Gaming still sticky topic for politicos

Dec 29, 2009 5:05 PM

 

States wrestle with casinos at racetracks

Remember those earliest school days, when you proudly got up and recited the states and their capitals?

I thought of that this week covering racing, where these days it’s important to memorize not the capitals but the governors running them, and the legislative leaders who in many cases are determined to do them in.

Most of the states are mired in debt that grows deeper by the day, and depending on how far they think they can go, their governors are glancing at gambling as an answer to their woes.

As in Washington – the one on the Potomac, not the rainy one out northwest – the governors have been engaged in mortal combat with their legislatures. As Arlen Specter of Pennsylvania said, dejected and despairing of his beloved United States Senate, that august body has turned into a crass and common collection of street fighters, with gutter language and total loss of the decorum that once made it the envied model of the legislative world.

Consider where things stand. Our bicameral two-party system has deteriorated into a Republican vs. Democratic bare knuckle brawl, where the good for constituents is ignored for the good of the party.

Specter’s home state is a good example. It took 101 days past deadline for the Pennsylvania legislature to approve Gov. Ed Rendell’s budget, and then they left out his proposal for table games at the state’s casinos. That was another 60 days ago, and as this is written the measure still isn’t signed. It may be by the time you read this, because Rendell, disgusted with the petty political battling, told them flat out he would close state museums and parks and fire a thousand more state employees – 730 or so already had gotten the axe – if they didn’t pass the measure by Jan. 8, and place the blame squarely on them.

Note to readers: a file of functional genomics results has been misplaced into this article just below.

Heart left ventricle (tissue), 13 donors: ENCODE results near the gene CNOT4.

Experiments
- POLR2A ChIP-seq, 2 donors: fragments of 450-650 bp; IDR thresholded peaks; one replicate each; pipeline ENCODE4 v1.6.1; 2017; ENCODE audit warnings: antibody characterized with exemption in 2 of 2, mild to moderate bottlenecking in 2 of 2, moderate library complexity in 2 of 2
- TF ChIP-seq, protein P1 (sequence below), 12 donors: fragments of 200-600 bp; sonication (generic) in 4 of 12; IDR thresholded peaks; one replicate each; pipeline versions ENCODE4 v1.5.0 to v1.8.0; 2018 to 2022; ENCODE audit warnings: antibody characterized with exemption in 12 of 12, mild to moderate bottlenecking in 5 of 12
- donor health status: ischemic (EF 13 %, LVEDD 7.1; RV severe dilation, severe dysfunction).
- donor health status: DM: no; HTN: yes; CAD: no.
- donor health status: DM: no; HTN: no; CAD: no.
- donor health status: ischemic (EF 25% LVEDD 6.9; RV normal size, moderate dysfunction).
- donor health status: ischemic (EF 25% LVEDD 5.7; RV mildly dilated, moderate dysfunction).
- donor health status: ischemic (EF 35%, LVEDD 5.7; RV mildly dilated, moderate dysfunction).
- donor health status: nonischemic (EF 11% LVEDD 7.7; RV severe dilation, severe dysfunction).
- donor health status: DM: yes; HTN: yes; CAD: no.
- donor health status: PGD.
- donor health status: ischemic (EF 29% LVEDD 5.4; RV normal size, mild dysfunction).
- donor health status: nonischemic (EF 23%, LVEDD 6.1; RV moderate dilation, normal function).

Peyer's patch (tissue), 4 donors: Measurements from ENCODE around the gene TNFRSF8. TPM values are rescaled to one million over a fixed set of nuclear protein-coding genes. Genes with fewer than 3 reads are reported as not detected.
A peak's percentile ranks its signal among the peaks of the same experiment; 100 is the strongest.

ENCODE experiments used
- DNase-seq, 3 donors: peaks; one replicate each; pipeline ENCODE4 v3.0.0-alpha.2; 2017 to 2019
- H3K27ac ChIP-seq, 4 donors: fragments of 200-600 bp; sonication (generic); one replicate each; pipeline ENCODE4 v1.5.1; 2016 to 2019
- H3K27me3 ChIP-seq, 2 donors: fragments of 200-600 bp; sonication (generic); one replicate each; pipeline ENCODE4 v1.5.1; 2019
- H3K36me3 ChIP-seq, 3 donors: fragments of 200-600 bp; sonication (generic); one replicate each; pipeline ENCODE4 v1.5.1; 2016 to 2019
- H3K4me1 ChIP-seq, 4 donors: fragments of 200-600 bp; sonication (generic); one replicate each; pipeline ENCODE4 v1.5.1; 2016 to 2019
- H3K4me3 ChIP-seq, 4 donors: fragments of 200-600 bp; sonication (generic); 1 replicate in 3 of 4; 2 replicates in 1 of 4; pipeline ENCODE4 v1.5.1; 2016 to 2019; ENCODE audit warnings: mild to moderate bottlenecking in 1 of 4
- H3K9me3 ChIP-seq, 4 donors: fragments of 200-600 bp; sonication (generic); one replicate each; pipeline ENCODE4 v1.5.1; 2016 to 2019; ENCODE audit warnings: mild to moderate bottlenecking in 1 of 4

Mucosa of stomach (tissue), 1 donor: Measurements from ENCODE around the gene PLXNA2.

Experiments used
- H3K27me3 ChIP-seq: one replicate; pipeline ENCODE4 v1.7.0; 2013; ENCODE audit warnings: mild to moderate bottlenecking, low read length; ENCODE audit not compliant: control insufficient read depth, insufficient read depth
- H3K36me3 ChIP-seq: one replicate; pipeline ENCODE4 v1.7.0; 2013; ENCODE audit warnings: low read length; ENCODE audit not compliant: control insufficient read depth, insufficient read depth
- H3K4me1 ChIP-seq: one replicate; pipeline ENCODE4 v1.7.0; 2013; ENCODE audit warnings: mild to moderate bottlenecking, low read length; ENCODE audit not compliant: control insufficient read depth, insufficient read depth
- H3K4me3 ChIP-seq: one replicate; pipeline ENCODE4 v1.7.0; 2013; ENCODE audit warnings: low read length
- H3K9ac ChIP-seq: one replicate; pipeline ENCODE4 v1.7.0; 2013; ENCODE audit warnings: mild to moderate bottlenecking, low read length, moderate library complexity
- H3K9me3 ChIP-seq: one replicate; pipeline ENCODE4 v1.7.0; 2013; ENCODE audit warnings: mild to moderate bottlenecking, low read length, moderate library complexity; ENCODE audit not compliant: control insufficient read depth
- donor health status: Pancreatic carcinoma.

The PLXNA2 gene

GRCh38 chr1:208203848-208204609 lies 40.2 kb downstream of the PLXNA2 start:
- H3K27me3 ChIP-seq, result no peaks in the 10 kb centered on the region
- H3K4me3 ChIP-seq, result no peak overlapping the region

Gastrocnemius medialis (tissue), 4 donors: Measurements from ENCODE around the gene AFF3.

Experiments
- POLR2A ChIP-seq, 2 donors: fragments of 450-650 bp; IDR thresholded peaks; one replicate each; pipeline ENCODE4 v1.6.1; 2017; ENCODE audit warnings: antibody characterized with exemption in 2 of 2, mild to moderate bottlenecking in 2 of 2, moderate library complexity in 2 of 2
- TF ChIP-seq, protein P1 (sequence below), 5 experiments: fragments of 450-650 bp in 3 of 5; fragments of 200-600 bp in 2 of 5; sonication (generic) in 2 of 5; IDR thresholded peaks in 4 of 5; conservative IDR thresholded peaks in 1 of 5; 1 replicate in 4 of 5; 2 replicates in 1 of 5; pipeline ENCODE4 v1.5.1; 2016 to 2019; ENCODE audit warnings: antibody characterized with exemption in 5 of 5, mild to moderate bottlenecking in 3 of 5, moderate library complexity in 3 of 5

In Florida, the legislature has rebelled against Gov. Charlie Crist, refusing to approve his compact with the Seminole Indians, who basically control big time gambling in the state.

In Massachusetts, Gov. Deval Patrick says he talked with an anti-gambling group, and came away convinced that slot parlors, racinos or any form of convenience gambling "is not something I can support." The next day the state’s House Speaker, Robert DeLeo, was out in front of Macy’s department store with the Salvation Army bellringers in busy Downtown Crossing in Boston, for a press op that paid off. The reporters and photographers showed up, and DeLeo said the governor’s stance was nothing new, and that he planned to introduce an expanded gambling bill in the House in January or February.

In New York, Gov. David Paterson was fighting with his legislature, the former longtime all-powerful Senate boss Joe Bruno was headed for jail, and the present legislative leaders and governor who will decide who gets to build and run the huge casino at Aqueduct Race Track still were unable to agree, coming up on nine years since the enabling legislation was passed.

In Maryland, a divided county council that has fought among itself and acted like the gang that couldn’t shoot straight for 10 months, trying to decide whether to approve a casino site at a big mall, finally did, but the county executive promptly vetoed another important provision of their decision, to allow a racino at Laurel Park. That racetrack, incidentally, along with its sister track Pimlico, home of the Preakness, is up for auction sale on Jan. 8. Maybe.

In New Jersey the new Republican governor, Chris Christie, is carping that his Democratic predecessor Jon Corzine still is making lame duck appointments. When reminded that all governors do that, Christie said that didn’t make it right. Corzine, meanwhile, flew to California, leaving Senate president Richard Codey, a fellow Democrat, in charge as acting governor, a role he has played before. Faced with a major decision on coping with the huge blizzard that hit New Jersey, Codey – a wildly enthusiastic sports fan – gave it the acid test.

"I went to the Seton Hall basketball game," he said. "The roads were fine. Everything is okay."

Good to know that’s true on one front. Too bad more governors, acting or real, aren’t big sports fans.

Question? Comment? E-mail me at: Stan Bergstein